US 5080945 A
In a large capacity memory disk of the type in which data are read out by an optical system, the invention provides a large capacity memory disk characterized in that a methyl methacrylate copolymer consisting of 99 to 20 percent by weight methyl methacrylate and 1 to 80 percent by weight of a monomer copolymerizable with methyl methacrylate is used as the disk substrate.
1. In a high-density-data-recording disk comprising a transparent synthetic resin substrate made by injection molding and having means on one surface thereof for providing recorded data which can be read by a pick-up, the improvement which comprises: said substrate consists of a copolymer consisting essentially of 99 to 60 percent by weight of methyl methacrylate monomer units and 1 to 40 percent by weight of a styrene-containing comonomer, said copolymer having a number average molecular weight of from 10,000 to 500,000, a weight average molecular weight of from 20,000 to 2,000,000, and a melt flow rate of 20 g or less per 10 minutes.
2. A high-density-data-recording disk as claimed in claim 1, in which said copolymer consists essentially of not more than 97 weight percent of methyl methacrylate monomer units and at least 3 weight percent of units of said comonomer.
3. A high-density-data-recording disk as claimed in claim 1, in which said styrene-containing comonomer is selected from the group consisting of styrene, α-methylstyrene, m-methylstyrene, p-methylstyrene, o-chlorostyrene, p-chlorostyrene, 2,5-dichlorostyrene, m-bromostyrene and p-bromostyrene.
4. A high-density-data-recording disk as claimed in claim 1, in which the weight ratio of methyl methacrylate/styrene-containing comonomer is from 90/10 to 80/20.
5. In a high-density-data-recording disk, the improvement comprising said disk being manufactured by forming a copolymer of methyl methacrylate/styrene; injection-molding said copolymer in a molding machine having a stamper provided as a surface of the mold to form a molded disk; and vacuum depositing aluminum on a surface of the molded disk to form said high-density-data-recording disk, said copolymer having a weight ratio of methyl methacrylate/styrene of 60/40, a weight average molecular of 130,000 and a number average molecular weight of 35,000.
This application is a continuation of U.S. Ser. No. 07/517,507, filed Apr. 27, 1990, now abandoned, which is a continuation of Ser. No. 06/913,043, filed Sept. 29, 1986, now abandoned, which is a continuation of Ser. No. 06/722,744, filed Apr. 12, 1985, now abandoned, which is a continuation of Ser. No. 06/454,515, filed Dec. 30, 1982, now abandoned.
This invention relates to an optical, large-capacity memory disk, hereinafter called a "disk", which term shall include a disk for only play-back use, such as a video disk and a digital audio disk, a disk for DRAW (direct read after writing), and a magneto-optical disk for reversible use.
More particularly, the present invention relates to a video disk whose substrate can be produced by the injection molding of a specific class of synthetic resin materials.
As is well known, the signal recorded on such a disk can be detected by a laser beam. The disk for only playback use is a disk on which video signals and/or sound signals have been recorded in the form of small depressions, called pits. The pits conventionally have a width of about 0.4-0.6 μm and a depth of about 0.1 μm. The lengths of the pits and the spacing between adjacent pits are variable because these features are established by the signal that is recorded on the disk. The pits are arranged in a spiral track starting at an inside diameter and moving to an outside diameter of the disk. The average track pitch is about 1.6 μm. The disk is comprised of a base layer of transparent synthetic resin having the pits formed therein, a thin highly reflective metal layer applied on top of the base layer and a protective synthetic resin applied on top of the metal reflective layer. The disks conventionally have diameters from 20 cm to 35 cm. It is conventional to laminate two of such disk halves together to form a disk, having a total thickness of about 2.5 mm.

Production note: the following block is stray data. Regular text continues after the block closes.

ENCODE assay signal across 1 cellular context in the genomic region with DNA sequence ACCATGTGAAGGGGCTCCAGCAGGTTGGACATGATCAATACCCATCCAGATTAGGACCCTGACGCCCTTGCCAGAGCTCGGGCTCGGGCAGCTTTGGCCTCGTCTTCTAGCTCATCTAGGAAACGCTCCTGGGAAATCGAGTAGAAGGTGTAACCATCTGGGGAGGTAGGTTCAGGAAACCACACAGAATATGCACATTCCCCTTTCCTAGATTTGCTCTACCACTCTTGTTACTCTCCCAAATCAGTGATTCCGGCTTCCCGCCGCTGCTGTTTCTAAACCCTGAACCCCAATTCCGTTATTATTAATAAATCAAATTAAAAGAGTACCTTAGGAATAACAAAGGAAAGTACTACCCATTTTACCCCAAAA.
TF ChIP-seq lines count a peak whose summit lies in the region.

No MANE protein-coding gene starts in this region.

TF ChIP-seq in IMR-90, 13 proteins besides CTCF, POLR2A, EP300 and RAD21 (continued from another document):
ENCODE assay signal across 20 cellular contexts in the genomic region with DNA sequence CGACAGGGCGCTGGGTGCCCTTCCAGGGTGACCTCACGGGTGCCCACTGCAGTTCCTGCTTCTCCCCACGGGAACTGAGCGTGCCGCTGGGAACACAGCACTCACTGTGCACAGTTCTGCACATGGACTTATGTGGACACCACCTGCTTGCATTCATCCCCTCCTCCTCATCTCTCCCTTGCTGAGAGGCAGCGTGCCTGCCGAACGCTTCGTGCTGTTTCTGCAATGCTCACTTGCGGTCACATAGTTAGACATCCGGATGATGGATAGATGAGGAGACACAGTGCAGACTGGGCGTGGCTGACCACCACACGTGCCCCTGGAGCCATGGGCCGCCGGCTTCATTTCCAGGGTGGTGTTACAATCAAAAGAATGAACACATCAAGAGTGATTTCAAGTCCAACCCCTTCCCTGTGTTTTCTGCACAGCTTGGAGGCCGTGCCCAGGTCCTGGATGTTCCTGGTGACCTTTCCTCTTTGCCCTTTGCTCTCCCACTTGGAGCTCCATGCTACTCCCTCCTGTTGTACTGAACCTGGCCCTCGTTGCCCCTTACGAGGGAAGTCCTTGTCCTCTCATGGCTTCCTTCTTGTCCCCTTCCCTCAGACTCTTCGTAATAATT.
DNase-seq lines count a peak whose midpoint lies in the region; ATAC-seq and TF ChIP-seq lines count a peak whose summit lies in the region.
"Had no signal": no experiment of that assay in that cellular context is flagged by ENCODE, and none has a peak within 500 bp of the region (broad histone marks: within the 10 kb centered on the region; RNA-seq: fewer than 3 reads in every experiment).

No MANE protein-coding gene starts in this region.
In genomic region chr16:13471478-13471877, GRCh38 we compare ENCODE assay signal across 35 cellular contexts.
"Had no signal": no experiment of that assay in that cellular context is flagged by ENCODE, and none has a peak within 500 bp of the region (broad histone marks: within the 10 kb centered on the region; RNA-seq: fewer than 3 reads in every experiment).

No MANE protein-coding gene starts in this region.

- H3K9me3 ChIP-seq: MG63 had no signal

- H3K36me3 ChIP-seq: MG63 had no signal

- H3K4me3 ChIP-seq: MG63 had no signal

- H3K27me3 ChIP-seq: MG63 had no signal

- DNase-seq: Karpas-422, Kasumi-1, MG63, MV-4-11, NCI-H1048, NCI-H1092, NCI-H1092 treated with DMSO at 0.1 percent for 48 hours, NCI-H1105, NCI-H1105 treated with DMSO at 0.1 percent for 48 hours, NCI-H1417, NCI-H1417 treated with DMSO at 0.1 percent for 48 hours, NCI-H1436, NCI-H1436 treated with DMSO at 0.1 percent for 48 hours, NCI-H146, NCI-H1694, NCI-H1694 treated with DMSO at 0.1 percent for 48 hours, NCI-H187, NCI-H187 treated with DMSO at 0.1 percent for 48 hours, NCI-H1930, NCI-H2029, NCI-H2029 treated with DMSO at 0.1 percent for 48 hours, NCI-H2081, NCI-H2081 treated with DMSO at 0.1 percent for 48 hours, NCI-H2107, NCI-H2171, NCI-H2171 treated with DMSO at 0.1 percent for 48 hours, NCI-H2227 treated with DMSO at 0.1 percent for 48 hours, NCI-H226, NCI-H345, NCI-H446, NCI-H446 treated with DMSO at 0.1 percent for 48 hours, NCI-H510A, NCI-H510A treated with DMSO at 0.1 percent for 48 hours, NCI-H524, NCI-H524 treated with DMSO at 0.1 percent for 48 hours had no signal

As is well known, a disk of the kind described above is a disk-like recording medium on which video signals and/or audio signals are recorded in the form of data pits. To read the recorded signal from the disk, an optical system comprising a laser beam is used. The disk for DRAW has, on a substrate, a metal layer which can be perforated or changed in color by the absorption of laser irradiation for recording customers' private information. The magneto-optical disk for reversible use has, on a substrate, a magnetic layer with a perpendicular easy axis of magnetization whereby writing and erasure of data can be made by inverting the magnetization direction. It is conventional that the recorded data on these disks are read by means of an optical technique of laser.
To produce this type of disk, several methods of molding a synthetic resin material are conventionally used to form the transparent substrate. These methods can be further classified into (1) a method, which is called the 2P process, in which a liquid of photopolymerizable resin is filled up between a stamper and the transparent substrate, which is cured by the irradiation of ultraviolet light to replicate the pattern of the stamper on the substrate, and (2) a method in which the data pits to be recorded are made on a synthetic resin sheet by compression molding by use of a tool called a stamper, which is a mirror image of the master disk, whereby to replicate on the synthetic resin sheet the pits on the master disk that define the recorded signal, and (2) a method in which the stamper is incorporated as one surface of an injection mold for forming a synthetic resin disk and a synthetic resin disk is formed by injection molding using that mold. Of the two methods, the latter injection molding method provides the advantages that the number of production steps is reduced, the heat energy necessary for the production can be saved and hence, the production cost becomes lower.